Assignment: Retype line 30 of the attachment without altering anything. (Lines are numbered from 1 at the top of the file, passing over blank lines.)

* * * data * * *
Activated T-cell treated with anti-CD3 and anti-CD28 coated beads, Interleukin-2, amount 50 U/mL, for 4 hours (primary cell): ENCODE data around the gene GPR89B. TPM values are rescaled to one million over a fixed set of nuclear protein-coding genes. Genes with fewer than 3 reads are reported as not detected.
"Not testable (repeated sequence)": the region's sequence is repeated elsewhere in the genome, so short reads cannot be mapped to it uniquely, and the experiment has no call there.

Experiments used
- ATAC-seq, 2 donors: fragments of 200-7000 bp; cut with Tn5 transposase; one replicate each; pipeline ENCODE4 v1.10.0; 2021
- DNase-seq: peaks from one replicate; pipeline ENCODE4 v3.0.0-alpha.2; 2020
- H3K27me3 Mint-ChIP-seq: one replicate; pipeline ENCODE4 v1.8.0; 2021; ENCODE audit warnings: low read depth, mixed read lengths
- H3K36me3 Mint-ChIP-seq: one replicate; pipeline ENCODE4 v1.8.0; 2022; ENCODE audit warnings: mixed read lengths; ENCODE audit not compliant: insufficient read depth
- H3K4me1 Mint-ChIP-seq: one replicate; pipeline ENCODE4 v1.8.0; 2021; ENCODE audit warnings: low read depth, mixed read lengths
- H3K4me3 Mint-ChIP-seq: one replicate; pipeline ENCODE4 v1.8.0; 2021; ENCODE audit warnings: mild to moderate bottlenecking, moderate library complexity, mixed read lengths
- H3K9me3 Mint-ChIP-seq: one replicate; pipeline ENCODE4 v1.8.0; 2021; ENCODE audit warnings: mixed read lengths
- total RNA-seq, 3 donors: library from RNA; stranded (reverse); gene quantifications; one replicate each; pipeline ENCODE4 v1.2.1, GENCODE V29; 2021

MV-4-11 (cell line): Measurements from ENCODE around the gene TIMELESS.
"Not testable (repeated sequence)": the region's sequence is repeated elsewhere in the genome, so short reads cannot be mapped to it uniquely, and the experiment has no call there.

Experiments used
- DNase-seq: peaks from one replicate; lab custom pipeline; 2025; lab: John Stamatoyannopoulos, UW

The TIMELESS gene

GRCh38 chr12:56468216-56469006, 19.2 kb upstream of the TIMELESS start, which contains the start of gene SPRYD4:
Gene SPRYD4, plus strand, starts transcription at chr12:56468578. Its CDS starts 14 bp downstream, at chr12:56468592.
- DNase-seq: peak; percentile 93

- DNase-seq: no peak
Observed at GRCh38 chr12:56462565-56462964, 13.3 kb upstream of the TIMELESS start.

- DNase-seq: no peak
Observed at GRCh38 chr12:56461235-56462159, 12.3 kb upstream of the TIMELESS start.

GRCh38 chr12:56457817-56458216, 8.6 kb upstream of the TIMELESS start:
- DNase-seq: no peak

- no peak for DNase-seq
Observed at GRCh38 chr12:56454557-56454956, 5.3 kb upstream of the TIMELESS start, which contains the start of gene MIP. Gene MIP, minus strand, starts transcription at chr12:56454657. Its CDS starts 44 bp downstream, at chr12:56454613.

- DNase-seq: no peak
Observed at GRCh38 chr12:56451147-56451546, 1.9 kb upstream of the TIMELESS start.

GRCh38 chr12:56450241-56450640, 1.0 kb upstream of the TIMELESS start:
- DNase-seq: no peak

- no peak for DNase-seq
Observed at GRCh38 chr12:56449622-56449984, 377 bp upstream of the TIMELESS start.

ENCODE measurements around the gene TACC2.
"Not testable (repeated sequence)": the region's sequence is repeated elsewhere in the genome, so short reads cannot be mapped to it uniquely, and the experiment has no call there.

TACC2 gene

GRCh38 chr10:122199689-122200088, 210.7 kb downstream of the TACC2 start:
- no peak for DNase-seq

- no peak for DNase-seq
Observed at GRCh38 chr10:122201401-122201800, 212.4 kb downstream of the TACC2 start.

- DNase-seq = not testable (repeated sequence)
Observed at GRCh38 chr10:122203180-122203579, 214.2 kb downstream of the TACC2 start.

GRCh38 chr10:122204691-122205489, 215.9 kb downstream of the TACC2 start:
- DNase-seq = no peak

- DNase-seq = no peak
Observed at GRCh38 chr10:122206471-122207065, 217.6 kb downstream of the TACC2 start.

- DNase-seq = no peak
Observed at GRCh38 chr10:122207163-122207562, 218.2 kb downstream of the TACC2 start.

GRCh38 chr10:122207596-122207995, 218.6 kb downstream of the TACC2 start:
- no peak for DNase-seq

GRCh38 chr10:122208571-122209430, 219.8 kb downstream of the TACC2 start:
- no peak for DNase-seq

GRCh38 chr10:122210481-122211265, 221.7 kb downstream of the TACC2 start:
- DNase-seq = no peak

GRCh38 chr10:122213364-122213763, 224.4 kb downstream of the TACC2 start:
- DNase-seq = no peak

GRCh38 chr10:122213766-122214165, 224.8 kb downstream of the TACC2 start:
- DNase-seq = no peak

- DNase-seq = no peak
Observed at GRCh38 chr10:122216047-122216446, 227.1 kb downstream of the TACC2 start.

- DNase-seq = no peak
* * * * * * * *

GRCh38 chr12:56450241-56450640, 1.0 kb upstream of the TIMELESS start: